Medical examiner and coronial records indicated the difficulty in ascertaining the causal effect of drug exposure on fatal poisoning by methadone or buprenorphine [43,76–78]. Poison center staff does not conduct as thorough a physical investigation as medical examiners do, and the counts of calls to RADARS System Poison Centers should not be interpreted as absolute numbers of deaths associated with these drugs. Because we are concerned primarily with the relative safety of buprenorphine and methadone in this paper, the primary concern with bias would arise if there was differential misclassification of cases between the two drugs. We did not encounter any evidence to support or reject this scenario, and the absence of differential misclassification is an assumption of our analysis. In addition, substances other than methadone and buprenorphine could have contributed to the acute poisoning events that triggered poison center calls. For example, benzodiazepines are known to elevate the risk of respiratory depression for both substances. To address this, poison center call notes were reviewed by the RADARS System to update codes for the substances involved if there were follow-up clinical notes of a differential diagnosis. However, spontaneous reports such as these cannot be used to systematically determine causality for single substances in instances of polypharmacy.

The overwhelming majority (85%) of Poison Center calls involving buprenorphine were for the buprenorphine formulation containing naloxone, Suboxone, reflecting its relative market share to Subutex in the United States during the study period [20]. We cannot conclude from these data whether the observed relative safety of buprenorphine compared with methadone (as evidenced by less severe acute medical events) is a function of buprenorphine or of its combination with naloxone. Pharmacologic studies suggest that the safety aspect (reduced risk for respiratory depression) is driven by the buprenorphine component of Suboxone and not naloxone [3,79], although this is an area of active research and debate [29,30,80,81].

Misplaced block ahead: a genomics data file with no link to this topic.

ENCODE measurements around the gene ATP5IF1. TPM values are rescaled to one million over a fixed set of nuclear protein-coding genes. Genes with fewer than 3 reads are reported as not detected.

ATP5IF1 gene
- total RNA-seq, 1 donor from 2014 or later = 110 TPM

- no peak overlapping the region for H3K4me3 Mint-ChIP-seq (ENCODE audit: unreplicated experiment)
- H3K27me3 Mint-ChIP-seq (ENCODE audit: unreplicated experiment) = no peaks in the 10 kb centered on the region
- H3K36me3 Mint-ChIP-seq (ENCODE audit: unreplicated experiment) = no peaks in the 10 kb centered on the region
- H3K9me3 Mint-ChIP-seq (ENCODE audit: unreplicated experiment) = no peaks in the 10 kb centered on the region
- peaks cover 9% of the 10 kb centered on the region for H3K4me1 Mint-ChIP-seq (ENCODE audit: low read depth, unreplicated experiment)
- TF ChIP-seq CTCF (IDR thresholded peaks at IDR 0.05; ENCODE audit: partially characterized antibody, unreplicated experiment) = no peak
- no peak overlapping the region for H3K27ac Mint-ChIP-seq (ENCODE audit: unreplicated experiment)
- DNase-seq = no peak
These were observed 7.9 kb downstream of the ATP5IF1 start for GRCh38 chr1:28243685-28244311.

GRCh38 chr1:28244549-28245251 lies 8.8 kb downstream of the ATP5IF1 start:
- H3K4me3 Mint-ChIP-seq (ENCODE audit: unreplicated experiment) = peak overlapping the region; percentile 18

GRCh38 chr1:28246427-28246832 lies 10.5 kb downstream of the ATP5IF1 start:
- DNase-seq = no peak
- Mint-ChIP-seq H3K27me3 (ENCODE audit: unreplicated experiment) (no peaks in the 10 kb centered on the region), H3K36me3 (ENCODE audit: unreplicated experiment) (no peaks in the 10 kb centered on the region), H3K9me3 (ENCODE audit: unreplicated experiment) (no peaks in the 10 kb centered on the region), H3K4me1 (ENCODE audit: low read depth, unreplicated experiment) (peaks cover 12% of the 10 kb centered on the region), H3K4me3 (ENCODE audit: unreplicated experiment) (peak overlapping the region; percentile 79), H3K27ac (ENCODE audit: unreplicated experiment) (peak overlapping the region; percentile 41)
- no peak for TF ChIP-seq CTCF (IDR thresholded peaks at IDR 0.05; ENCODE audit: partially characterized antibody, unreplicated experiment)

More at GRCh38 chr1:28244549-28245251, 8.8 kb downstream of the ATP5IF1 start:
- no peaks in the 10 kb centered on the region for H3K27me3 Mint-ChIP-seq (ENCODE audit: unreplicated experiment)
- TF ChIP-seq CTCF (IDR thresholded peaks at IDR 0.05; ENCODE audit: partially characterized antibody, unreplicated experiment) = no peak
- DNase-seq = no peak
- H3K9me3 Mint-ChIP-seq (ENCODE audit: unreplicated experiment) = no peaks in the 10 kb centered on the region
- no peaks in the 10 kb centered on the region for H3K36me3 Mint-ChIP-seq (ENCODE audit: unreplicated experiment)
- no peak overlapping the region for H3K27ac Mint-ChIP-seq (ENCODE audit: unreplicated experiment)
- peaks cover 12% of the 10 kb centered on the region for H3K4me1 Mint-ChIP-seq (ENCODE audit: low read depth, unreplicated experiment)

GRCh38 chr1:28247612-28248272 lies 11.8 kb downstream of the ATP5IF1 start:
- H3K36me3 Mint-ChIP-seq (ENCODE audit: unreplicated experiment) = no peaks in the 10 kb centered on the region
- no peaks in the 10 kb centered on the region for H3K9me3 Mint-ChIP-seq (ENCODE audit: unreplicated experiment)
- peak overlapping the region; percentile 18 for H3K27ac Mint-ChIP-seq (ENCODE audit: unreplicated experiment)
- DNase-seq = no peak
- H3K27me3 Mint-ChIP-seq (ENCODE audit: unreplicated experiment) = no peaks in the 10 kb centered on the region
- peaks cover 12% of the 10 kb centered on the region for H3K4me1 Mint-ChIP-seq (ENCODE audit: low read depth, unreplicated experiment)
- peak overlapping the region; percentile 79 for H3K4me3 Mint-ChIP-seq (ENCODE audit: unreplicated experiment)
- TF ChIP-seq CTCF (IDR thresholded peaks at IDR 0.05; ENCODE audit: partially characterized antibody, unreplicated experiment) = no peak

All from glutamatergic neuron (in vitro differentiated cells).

In order to account for the increased outpatient medical use of methadone and buprenorphine, we calculated rates using a person–time denominator that serves as a proxy for human outpatient exposure time and drug availability, the URDD. However, using URDDs also has limitations. Patients receiving methadone in maintenance treatment programs are not recorded by commercial vendors who primarily draw their data from reimbursement-oriented switches in pharmacy computer systems. However, because only a small portion of methadone maintenance treatment program patients regularly receive more than a weekend's worth of methadone for take home, including all methadone maintenance treatment program patients would artificially increase the denominator for rate calculations. State-level data from the United States [2,13] and Germany [82] suggest that most methadone-associated deaths do not occur among patients in methadone maintenance, even though there are well-documented risk periods during induction when there is an elevated risk of death from respiratory depression. To address the concern of not accounting for take home methadone doses in the URDD denominator, we searched for information on the number of methadone maintenance patients receiving take home doses, but these figures were not available. The only public estimate of the number of methadone maintenance treatment program patients comes from the National Survey of Substance Abuse Treatment Services (N-SSATS), an annual single-day cross-sectional survey of the number of patients in methadone maintenance treatment programs; program response is voluntary and is not tied to incentives. On March 31, 2006 (the latest year for which data are available), there were 257,919 patients enrolled in the 1203 opioid treatment programs that responded to the N-SSATS questionnaire (response proportion: 0.965). This is compared with 410,118 patients receiving methadone in outpatient pharmacies, presumably (and according to law) for pain management, in the first quarter of 2006 (SDI, Plymouth Meeting, PA). Based on sensitivity analyses under different conditions of the proportion of take home doses, we found our findings to be robust even under theoretical conditions where 30–40% of methadone maintenance patients received take home doses, albeit with reductions in precision. For the sake of brevity, the details of this sensitivity analysis are not presented in this paper. However, the inability to precisely account for take home methadone doses is a broader data collection problem in the United States.